Warning Serious problems might occur if you modify the registry incorrectly by using Registry Editor or by using another method. These problems might require that you reinstall your operating system. Microsoft cannot guarantee that these problems can be solved. Modify the registry at your own risk.
After you apply this hotfix, you must add and configure the DontFlushCachedIsapiResponses registry entry to disable the user mode tracking and the flushing of cached ISAPI responses. To do this, follow these steps:
Click Start, click Run, type regedit, and then click OK.
Locate and then click the following registry subkey:
On the Edit menu, point to New, and then click DWORD Value.
Type DontFlushCachedIsapiResponses as the entry name, and then press ENTER.
Right-click DontFlushCachedIsapiResponses, and then click Modify.
In the Value data box, type 1 to enable the hotfix, and then click OK.
Note To return the service to the default behavior, type a value that is other than 0.
Exit Registry Editor.
Restart the World Wide Web Publishing Service (WWW service). To do this, follow these steps:
Click Start, click Run, type cmd, and then click OK.
Type the following commands, and then press ENTER after each command:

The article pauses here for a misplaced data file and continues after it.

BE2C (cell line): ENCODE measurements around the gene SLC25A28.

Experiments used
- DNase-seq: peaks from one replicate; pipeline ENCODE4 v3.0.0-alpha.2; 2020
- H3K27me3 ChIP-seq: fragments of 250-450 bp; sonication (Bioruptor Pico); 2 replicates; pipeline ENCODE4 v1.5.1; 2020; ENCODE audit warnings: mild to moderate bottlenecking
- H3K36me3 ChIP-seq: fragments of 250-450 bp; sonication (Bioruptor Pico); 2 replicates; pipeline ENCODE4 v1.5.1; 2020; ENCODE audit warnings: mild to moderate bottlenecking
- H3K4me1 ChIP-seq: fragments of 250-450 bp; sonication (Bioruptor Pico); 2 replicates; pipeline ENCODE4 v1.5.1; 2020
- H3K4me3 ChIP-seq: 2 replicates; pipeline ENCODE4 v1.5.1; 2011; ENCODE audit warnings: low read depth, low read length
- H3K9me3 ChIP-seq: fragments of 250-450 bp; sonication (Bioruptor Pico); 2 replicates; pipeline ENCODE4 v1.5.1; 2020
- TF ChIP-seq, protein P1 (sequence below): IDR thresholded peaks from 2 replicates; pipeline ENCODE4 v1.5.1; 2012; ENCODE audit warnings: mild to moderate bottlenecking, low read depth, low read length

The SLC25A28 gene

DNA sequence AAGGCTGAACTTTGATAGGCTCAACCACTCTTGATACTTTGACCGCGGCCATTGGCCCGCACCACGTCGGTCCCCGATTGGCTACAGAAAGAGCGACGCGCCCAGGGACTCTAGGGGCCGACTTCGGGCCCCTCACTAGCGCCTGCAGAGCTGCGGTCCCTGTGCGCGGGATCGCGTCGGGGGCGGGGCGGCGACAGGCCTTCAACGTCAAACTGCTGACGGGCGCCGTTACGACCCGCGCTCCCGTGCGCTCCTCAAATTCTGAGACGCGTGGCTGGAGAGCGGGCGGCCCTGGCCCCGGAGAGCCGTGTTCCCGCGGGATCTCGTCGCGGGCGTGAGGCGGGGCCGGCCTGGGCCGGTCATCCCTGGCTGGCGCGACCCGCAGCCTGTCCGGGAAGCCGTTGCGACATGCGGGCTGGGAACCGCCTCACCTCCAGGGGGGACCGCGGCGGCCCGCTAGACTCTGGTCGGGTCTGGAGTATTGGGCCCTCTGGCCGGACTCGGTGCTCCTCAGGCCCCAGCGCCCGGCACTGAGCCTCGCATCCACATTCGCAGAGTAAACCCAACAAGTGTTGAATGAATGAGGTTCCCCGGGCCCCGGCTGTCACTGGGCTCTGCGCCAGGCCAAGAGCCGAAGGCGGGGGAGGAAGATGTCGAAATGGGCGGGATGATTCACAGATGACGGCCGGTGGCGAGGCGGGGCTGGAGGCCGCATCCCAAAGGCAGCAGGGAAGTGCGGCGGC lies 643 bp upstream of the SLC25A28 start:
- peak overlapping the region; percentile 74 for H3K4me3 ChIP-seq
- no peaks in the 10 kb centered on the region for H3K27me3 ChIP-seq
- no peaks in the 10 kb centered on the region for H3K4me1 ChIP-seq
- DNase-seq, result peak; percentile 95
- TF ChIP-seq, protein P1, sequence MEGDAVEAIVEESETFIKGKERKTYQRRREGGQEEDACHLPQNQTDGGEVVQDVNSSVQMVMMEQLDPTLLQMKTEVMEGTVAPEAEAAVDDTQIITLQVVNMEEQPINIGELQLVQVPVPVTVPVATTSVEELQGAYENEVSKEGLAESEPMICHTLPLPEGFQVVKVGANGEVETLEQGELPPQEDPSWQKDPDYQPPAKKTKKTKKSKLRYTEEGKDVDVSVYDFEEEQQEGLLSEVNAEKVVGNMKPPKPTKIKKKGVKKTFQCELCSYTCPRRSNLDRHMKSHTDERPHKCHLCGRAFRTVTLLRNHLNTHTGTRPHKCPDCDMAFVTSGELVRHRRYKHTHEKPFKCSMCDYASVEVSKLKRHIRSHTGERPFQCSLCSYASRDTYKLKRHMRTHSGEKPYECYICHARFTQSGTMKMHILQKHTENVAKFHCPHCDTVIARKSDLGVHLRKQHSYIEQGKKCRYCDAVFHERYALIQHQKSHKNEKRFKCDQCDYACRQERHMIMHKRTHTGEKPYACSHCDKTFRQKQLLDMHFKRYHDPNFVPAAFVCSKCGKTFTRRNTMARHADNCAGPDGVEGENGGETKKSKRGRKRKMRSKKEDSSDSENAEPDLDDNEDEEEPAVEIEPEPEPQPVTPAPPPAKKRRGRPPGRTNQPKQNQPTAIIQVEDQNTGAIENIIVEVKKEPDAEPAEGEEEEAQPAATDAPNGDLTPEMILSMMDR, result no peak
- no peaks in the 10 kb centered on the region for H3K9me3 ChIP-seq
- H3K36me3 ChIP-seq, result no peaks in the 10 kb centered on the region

net stop w3svc
net start w3svc
To apply this hotfix, you must have Windows Server 2003 with Service Pack 1 (SP1) installed on the computer.
You do not have to restart the computer after you apply this hotfix.
Hotfix replacement information
This hotfix does not replace any other hotfixes.
The English version of this hotfix has the file attributes (or later file attributes) that are listed in the following table. The dates and times for these files are listed in Coordinated Universal Time (UTC). When you view the file information, it is converted to local time. To find the difference between UTC and local time, use the Time Zone tab in the Date and Time tool in Control Panel.
Microsoft has confirmed that this is a problem in the Microsoft products that are listed in the "Applies to" section. This problem was first corrected in Windows Server 2003 Service Pack 2.
By applying this hotfix and by using the new registry entry, you can disable the user mode tracking and the flushing of cached ISAPI responses.
Important We highly recommend that you contact Microsoft Product Support Services and have the problem diagnosed before you disable this feature. Regardless of where memory leaks occur, memory leaks generally exhibit the same behavior. However, the root cause for each memory leak may be different.
Disabling this feature has several side effects. For example, IIS 6.0 will no longer invalidate the cached ISAPI responses. If any metadata changes, the change will not flush the cache. For example, if an anonymous response was cached in kernel (Http.sys) and you changed the virtual directory to require Basic Authentication, the change will not flush the cache. The Http.sys file will still return the data to anonymous requests. Disabling this feature may only be effective in certain circumstances and may not be a good choice for everyone.
For more information, click the following article number to view the article in the Microsoft Knowledge Base:
824684 Description of the standard terminology that is used to describe Microsoft software updates